OREGON CITY, Ore. — This year, Oregon Floral Farms celebrates its tenth year of supplying custom and creatively hand-tied organic floral bouquets to customers throughout the region. And, as they continue to grow flowers, so does their business grow. While their hand-tied organic floral bouquets have received much attention over the past 10 years, they have evolved into a supplier of conventional/mainstream and hand-tied bouquets as well.

The farm’s owners and growers have been farming since 1985; they are the second generation of a floral farming family and have been practicing Earth-friendly agriculture from the onset.

To this day, the family does it all. Clifford Gobreski is the flower growing manager and business operation manager, while his wife, Kristin, focuses on innovative floral design and customer support.

All farming and growing is done on 20 plus acres in the Willamette Valley. Of these 20 acres, 3.5 are certified organic. Clifford and Kristin have a commitment to the land and to following environmentally- sound farming practices which maintains the quality of water and soil.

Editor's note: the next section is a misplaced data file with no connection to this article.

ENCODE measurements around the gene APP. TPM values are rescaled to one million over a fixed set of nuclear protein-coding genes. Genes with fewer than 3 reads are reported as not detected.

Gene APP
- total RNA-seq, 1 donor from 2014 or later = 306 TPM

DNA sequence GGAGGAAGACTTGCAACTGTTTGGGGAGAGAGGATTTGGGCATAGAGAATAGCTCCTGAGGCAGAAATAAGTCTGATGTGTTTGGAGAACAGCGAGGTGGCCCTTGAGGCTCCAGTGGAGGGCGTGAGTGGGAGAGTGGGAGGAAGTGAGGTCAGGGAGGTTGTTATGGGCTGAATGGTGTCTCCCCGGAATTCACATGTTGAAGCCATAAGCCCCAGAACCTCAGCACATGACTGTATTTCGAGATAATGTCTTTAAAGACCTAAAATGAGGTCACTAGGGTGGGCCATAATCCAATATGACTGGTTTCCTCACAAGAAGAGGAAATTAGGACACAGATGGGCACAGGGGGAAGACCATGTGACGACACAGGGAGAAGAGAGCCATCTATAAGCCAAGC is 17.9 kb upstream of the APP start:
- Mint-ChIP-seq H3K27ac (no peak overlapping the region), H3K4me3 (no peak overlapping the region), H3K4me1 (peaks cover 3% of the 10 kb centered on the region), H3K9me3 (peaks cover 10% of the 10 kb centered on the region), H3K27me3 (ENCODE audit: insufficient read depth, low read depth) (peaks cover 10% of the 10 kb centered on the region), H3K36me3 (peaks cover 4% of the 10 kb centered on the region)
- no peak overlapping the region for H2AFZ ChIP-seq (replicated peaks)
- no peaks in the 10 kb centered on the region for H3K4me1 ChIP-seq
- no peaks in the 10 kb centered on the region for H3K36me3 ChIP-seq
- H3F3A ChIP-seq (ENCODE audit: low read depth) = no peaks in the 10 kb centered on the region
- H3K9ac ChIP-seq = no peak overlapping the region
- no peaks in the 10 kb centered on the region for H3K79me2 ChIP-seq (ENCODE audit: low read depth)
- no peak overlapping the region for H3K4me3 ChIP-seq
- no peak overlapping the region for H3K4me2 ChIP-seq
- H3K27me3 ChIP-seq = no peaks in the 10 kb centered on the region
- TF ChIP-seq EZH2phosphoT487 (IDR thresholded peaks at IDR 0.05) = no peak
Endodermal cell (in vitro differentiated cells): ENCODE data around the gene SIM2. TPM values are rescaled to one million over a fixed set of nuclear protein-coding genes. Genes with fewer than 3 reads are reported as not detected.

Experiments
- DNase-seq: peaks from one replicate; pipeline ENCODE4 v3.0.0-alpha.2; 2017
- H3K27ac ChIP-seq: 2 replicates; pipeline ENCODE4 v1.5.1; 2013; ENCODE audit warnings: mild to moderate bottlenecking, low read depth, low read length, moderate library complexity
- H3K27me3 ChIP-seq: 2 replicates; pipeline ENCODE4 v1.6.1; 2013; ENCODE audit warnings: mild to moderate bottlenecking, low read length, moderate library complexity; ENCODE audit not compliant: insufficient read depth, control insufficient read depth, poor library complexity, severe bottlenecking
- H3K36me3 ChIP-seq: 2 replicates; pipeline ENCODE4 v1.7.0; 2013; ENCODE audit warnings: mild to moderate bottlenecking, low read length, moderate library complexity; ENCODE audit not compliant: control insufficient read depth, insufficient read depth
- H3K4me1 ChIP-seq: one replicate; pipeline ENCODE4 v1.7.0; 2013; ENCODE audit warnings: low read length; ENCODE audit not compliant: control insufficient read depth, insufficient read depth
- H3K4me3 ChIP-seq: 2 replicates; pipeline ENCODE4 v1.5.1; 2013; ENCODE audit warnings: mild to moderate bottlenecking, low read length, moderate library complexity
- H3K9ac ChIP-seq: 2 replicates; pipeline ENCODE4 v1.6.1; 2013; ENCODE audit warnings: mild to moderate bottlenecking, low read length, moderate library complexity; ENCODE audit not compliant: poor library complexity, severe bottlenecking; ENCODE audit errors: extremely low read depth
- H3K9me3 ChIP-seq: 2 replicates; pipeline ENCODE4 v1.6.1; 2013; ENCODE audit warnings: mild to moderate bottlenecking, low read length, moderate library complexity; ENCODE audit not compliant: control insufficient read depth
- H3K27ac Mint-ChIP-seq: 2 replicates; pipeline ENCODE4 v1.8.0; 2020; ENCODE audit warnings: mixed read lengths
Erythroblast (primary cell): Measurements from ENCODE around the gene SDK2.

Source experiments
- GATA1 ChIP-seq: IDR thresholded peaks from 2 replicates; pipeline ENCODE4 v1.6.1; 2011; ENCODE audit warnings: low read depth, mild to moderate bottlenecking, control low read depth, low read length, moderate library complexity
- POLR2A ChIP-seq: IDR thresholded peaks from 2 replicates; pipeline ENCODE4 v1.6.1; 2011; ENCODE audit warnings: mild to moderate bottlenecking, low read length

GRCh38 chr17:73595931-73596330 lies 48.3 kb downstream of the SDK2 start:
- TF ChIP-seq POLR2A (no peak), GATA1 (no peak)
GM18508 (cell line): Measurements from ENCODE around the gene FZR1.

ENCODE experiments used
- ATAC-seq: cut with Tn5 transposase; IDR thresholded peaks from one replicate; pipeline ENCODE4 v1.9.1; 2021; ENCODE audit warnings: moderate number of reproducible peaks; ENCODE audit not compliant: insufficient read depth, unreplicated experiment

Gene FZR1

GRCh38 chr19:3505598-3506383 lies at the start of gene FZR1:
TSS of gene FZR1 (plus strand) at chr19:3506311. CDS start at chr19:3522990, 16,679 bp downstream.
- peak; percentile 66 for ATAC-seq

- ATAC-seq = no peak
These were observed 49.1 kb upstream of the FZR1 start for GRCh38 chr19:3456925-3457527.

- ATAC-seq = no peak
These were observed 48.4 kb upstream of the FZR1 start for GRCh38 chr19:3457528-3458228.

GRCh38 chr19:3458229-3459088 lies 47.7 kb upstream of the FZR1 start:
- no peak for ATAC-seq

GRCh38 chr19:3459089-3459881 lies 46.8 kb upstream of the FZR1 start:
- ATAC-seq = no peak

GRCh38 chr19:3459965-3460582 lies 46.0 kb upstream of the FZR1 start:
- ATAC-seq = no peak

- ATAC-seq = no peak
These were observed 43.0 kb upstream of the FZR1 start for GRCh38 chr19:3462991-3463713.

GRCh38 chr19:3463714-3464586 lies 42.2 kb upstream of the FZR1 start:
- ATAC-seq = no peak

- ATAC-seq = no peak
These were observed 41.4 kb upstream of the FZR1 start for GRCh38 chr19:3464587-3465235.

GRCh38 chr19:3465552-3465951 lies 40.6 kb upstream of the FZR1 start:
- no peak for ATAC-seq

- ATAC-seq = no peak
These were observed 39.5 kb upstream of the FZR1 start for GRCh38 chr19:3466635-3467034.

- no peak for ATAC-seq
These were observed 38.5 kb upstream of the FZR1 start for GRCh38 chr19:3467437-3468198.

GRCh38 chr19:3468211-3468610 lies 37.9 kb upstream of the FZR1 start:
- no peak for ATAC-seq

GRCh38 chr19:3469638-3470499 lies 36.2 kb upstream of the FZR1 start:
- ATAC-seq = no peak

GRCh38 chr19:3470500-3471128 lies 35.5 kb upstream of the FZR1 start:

“We are so excited to celebrate 10 years of providing these custom floral bouquets throughout the region,” Clifford says. “And, we plan to continue to grow and to pledge continued quality to our existing and future customers. I believe what makes our customers come back again and again is our hand-tied bouquets; they are never machine-wrapped like so many other floral bouquets are.”

In fact, Oregon Floral Farms has just launched a new web site to showcase their wholesale flowers, wedding flowers, organic bouquets, and more.

Oregon Floral Farms is a USDA-certified organic grower of cut flowers and bouquets. They grow, design and ship all year round. To date, the farm’s main focus has been the Northwest region of the country, but they now have the means to ship to other U.S. regions as well.

When an order is due to ship, their crew hand picks the flowers. The flowers are then placed in clean water during transport to their packaging facility where they are bunched, stems recut, and placed back in water for initial hydration. The flowers remain in water and are delivered by their transportation team — fresh from their farm to their customers’ distribution centers and stores.

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